Sunday, November 24, 2013

Sean Kenney and the North Carolina Arboretum Host Lego Exhibition Part 1

Locally this fall,our nearby arboretum has had a spectacular Lego art display called Some Assembly Required with Lego art work by Sean Kenney. The display included 27 amazing creations that were done by Sean Kenney and his team of workers. We are a Lego loving family, especially hubby and the kids, and we have already been there twice to check it out. Hopefully we will be able to bring the inlaws when they are in town too!

I have decided to make this a two part post as not only was it an awesome exhibit but there was also a Lego building contest for Lego lovers of all ages! This first part will be about the creation my hubby did...with a little help from Z~girl. He participated in the 15-adult category. His entry was based on an 1879 fire hydrant. In fact he made a life size replication of one!

Hubby's Lego sculpture took approximately 7,500 pieces to complete, and about 25 hours of work. I especially like the chains on the sides plus the little fire scene going on, complete with fire, firemen and fire dog. 

I will admit, shortly before completion I observed it partially falling apart a couple of times, including when he was setting it up at the arboretum. I did not see tears...but panic was there! I cannot describe the relief he felt when we finally got it there safely and it was set up complete and on display.

Saturday we arrived just in time to see Sean Kenney pass out the awards. 

I am proud to say that my hubby won second in his catergory (15-adult), 2nd in judges choice, and 2nd in overall people's choice. (people coming into the arboretum could vote!) He was very happy about it. Oh and he was able to meet another very nice "Lego man" who won first in the category. Here is a picture of his awesome exhibit.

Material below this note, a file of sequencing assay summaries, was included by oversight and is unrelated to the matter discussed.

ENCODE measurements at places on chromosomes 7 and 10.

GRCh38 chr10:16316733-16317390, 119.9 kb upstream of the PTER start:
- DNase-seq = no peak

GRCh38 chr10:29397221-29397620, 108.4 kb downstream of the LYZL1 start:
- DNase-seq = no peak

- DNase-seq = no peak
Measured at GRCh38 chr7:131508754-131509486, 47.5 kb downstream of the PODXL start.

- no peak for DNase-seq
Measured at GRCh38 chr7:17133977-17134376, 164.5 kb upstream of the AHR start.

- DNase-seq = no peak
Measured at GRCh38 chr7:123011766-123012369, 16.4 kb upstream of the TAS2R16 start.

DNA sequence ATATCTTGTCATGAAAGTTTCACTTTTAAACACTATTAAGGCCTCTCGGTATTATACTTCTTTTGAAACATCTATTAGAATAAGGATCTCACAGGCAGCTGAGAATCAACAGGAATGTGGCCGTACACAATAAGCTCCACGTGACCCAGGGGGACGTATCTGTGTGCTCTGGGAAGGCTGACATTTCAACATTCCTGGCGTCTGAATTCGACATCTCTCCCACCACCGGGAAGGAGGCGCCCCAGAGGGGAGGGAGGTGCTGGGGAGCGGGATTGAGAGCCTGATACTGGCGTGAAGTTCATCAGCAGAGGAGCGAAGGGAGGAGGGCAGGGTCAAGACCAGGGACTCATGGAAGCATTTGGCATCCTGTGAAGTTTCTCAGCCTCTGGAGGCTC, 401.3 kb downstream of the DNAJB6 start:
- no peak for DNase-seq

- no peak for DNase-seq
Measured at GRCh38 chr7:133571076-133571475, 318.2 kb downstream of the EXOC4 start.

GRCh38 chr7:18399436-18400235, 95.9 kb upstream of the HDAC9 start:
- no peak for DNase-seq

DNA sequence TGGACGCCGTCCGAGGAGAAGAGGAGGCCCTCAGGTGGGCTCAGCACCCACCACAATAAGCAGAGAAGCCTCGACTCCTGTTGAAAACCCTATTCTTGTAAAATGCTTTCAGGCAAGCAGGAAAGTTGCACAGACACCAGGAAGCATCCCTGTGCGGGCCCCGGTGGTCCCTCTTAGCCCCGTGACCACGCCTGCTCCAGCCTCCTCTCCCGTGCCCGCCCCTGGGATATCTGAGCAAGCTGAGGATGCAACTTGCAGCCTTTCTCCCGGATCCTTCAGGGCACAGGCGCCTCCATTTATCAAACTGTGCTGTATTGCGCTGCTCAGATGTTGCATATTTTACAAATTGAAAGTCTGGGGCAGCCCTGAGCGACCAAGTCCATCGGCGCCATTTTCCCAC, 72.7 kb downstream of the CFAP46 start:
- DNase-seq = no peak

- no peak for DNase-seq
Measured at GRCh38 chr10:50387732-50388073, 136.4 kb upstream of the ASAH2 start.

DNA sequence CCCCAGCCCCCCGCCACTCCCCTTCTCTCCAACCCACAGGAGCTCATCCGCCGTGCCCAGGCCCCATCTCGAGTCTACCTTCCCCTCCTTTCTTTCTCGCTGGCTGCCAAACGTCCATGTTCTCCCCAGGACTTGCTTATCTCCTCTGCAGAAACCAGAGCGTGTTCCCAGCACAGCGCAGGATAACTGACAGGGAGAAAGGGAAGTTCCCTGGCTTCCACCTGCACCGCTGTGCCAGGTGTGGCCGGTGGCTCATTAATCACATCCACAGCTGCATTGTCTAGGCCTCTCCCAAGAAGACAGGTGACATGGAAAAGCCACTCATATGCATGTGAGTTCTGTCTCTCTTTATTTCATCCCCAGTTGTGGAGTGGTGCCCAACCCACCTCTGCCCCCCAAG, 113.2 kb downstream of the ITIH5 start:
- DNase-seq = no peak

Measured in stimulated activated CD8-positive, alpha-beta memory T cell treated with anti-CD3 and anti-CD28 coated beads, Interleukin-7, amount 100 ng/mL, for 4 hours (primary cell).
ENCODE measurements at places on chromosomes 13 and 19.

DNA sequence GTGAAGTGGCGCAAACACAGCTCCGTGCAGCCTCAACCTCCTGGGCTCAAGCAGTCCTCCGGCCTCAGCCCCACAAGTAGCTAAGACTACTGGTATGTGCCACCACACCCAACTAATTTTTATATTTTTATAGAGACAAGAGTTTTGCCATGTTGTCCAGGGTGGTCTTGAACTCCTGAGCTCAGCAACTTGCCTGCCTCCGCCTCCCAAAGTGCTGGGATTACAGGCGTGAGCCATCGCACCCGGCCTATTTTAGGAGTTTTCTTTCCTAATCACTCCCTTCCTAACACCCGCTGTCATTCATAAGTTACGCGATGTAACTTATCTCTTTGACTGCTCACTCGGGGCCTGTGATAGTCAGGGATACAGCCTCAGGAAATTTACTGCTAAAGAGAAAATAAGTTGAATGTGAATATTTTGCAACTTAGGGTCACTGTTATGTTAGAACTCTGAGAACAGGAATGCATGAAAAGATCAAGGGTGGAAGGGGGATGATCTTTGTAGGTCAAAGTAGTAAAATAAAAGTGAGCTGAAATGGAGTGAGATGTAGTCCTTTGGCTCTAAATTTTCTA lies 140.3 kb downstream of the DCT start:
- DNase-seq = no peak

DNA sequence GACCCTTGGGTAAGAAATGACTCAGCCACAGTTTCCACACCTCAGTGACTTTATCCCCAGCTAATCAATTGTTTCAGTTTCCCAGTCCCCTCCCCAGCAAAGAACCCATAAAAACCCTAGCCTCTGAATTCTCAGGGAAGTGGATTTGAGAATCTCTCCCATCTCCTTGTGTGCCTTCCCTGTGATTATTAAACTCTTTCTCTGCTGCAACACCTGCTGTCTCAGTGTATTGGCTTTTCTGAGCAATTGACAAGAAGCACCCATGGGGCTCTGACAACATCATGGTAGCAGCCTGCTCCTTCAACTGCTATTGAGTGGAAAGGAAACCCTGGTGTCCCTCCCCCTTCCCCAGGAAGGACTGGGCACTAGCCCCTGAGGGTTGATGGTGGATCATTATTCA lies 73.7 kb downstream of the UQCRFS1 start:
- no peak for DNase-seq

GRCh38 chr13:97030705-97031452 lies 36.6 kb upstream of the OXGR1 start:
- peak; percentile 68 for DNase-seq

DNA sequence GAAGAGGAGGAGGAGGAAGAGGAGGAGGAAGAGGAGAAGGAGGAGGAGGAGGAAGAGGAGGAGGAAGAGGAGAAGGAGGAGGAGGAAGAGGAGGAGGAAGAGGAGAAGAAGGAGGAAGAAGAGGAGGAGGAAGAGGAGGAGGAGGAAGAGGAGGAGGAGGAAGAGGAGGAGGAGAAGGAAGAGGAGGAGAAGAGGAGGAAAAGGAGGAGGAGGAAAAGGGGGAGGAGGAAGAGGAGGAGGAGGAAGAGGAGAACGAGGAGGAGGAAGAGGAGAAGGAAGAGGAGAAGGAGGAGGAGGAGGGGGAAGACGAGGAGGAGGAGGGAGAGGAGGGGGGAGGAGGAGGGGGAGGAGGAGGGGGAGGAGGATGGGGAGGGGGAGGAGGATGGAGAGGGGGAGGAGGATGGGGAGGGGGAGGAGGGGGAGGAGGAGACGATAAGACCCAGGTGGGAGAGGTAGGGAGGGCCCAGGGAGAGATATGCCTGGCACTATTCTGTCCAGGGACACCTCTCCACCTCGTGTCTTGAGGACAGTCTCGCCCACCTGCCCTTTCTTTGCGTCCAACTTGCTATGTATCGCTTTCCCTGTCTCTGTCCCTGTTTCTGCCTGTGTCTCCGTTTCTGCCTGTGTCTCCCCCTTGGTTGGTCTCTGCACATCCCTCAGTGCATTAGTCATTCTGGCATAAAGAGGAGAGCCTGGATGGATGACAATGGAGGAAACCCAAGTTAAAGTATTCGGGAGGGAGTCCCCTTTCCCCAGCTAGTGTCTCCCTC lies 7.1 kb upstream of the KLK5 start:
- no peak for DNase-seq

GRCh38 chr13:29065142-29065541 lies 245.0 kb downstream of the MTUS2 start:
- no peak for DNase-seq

I LOVED the way he did the water...and so much detail in his sculpture!

 Sometime in the next couple of days I will blog about some of the other awesome entries, plus some of the amazing sculptures on display outside in the gardens of the arboretum.


Next week is going to be a busy one! I think we will do some school on Monday, but Tuesday the inlaws should be here for a few days and I think we will be celebrating Thanksgiving on Wednesday before they leave to go get their final load before moving to NC. To say the kids are excited is an understatement! We will do some reading about Thankgiving and check out some Netflix videos (right now we are watching Dear America which is based on a book series) and maybe do a spelling test online. I found a Thanksgiving spelling list that might be fun for both kids! 

Stay tuned for more amazing Lego photos. Here is one of  a mosaic with me and my sidekick peeking through!

Monday, November 18, 2013

I WILL survive the teen years!

That is my mantra. I will admit some mornings I dread waking up as it can be such a challenge! The attitude, snippiness, the sass, and don't even think of looking at this particular teen!

Oh wait, I'm NOT talking about my child with special needs! The A~man wakes up Mr. Sunshine. Rarely any attitude and almost never any back talking. He is 14 and she is 12. I will admit he did go through some EXTREME behavior from about age 10 to a bit after 12. He could be violent. He would yell things at us when he was having a melt down that were downright horrifying. One of the worst times was when we were visiting family in SD at the inlaws house. Only grandpa was there. Both hubby and I had to restrain him (A~man...not grandpa) so he would not harm himself or us. (FYI we are trained yearly in how to safely restrain) The things he yelled...I was mortified that grandpa heard. (grandpa does have other grandkids with autism and he has been around people with mental illness) Sadly I have permanent damage to my back from when he would attack me. I'm not sure what caused him to be able to deal with frustration better. We did start dealing with his behaviors in a different way. (if anyone wants to know how we did this let me know and I will blog about it) A~man still has some challenging behaviors but I am so thankful that stage appears to be over.